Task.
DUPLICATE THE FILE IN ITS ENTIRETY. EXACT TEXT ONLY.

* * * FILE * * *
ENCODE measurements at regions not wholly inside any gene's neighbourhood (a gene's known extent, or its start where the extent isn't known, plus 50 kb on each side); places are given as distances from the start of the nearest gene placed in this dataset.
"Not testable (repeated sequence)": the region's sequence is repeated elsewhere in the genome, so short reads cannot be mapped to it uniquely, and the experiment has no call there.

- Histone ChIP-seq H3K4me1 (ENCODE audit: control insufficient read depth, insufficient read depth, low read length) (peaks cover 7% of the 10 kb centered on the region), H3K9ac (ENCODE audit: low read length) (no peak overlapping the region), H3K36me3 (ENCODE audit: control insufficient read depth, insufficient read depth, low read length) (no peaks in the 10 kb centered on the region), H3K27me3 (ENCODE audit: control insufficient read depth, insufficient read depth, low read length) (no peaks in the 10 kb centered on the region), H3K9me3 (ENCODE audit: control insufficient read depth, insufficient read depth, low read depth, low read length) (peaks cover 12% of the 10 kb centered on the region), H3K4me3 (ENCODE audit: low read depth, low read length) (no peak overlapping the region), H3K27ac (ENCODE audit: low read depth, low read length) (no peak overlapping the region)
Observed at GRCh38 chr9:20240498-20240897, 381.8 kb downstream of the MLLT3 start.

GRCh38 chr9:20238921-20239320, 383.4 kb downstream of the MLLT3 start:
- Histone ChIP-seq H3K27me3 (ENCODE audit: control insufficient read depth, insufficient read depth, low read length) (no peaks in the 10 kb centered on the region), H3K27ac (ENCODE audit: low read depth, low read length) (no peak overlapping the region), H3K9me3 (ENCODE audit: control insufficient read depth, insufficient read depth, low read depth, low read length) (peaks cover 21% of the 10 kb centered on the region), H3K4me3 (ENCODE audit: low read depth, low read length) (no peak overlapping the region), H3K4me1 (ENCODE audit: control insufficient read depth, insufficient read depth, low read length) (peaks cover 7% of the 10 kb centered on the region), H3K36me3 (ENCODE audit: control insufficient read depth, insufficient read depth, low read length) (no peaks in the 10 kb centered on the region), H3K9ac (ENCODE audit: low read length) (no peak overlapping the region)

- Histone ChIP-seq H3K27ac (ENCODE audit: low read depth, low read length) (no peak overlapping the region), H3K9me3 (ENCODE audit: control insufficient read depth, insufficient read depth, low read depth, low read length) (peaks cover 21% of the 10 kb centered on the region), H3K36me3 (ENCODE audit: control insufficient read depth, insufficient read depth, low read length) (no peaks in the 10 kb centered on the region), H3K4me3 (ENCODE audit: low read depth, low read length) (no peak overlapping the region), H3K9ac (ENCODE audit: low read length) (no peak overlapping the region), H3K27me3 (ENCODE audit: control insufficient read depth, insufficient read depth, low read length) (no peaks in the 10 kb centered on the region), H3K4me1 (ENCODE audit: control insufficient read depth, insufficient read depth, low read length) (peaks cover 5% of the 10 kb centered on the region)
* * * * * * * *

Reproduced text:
ENCODE measurements at regions not wholly inside any gene's neighbourhood (a gene's known extent, or its start where the extent isn't known, plus 50 kb on each side); places are given as distances from the start of the nearest gene placed in this dataset.
"Not testable (repeated sequence)": the region's sequence is repeated elsewhere in the genome, so short reads cannot be mapped to it uniquely, and the experiment has no call there.

- Histone ChIP-seq H3K4me1 (ENCODE audit: control insufficient read depth, insufficient read depth, low read length) (peaks cover 7% of the 10 kb centered on the region), H3K9ac (ENCODE audit: low read length) (no peak overlapping the region), H3K36me3 (ENCODE audit: control insufficient read depth, insufficient read depth, low read length) (no peaks in the 10 kb centered on the region), H3K27me3 (ENCODE audit: control insufficient read depth, insufficient read depth, low read length) (no peaks in the 10 kb centered on the region), H3K9me3 (ENCODE audit: control insufficient read depth, insufficient read depth, low read depth, low read length) (peaks cover 12% of the 10 kb centered on the region), H3K4me3 (ENCODE audit: low read depth, low read length) (no peak overlapping the region), H3K27ac (ENCODE audit: low read depth, low read length) (no peak overlapping the region)
Observed at GRCh38 chr9:20240498-20240897, 381.8 kb downstream of the MLLT3 start.

GRCh38 chr9:20238921-20239320, 383.4 kb downstream of the MLLT3 start:
- Histone ChIP-seq H3K27me3 (ENCODE audit: control insufficient read depth, insufficient read depth, low read length) (no peaks in the 10 kb centered on the region), H3K27ac (ENCODE audit: low read depth, low read length) (no peak overlapping the region), H3K9me3 (ENCODE audit: control insufficient read depth, insufficient read depth, low read depth, low read length) (peaks cover 21% of the 10 kb centered on the region), H3K4me3 (ENCODE audit: low read depth, low read length) (no peak overlapping the region), H3K4me1 (ENCODE audit: control insufficient read depth, insufficient read depth, low read length) (peaks cover 7% of the 10 kb centered on the region), H3K36me3 (ENCODE audit: control insufficient read depth, insufficient read depth, low read length) (no peaks in the 10 kb centered on the region), H3K9ac (ENCODE audit: low read length) (no peak overlapping the region)

- Histone ChIP-seq H3K27ac (ENCODE audit: low read depth, low read length) (no peak overlapping the region), H3K9me3 (ENCODE audit: control insufficient read depth, insufficient read depth, low read depth, low read length) (peaks cover 21% of the 10 kb centered on the region), H3K36me3 (ENCODE audit: control insufficient read depth, insufficient read depth, low read length) (no peaks in the 10 kb centered on the region), H3K4me3 (ENCODE audit: low read depth, low read length) (no peak overlapping the region), H3K9ac (ENCODE audit: low read length) (no peak overlapping the region), H3K27me3 (ENCODE audit: control insufficient read depth, insufficient read depth, low read length) (no peaks in the 10 kb centered on the region), H3K4me1 (ENCODE audit: control insufficient read depth, insufficient read depth, low read length) (peaks cover 5% of the 10 kb centered on the region)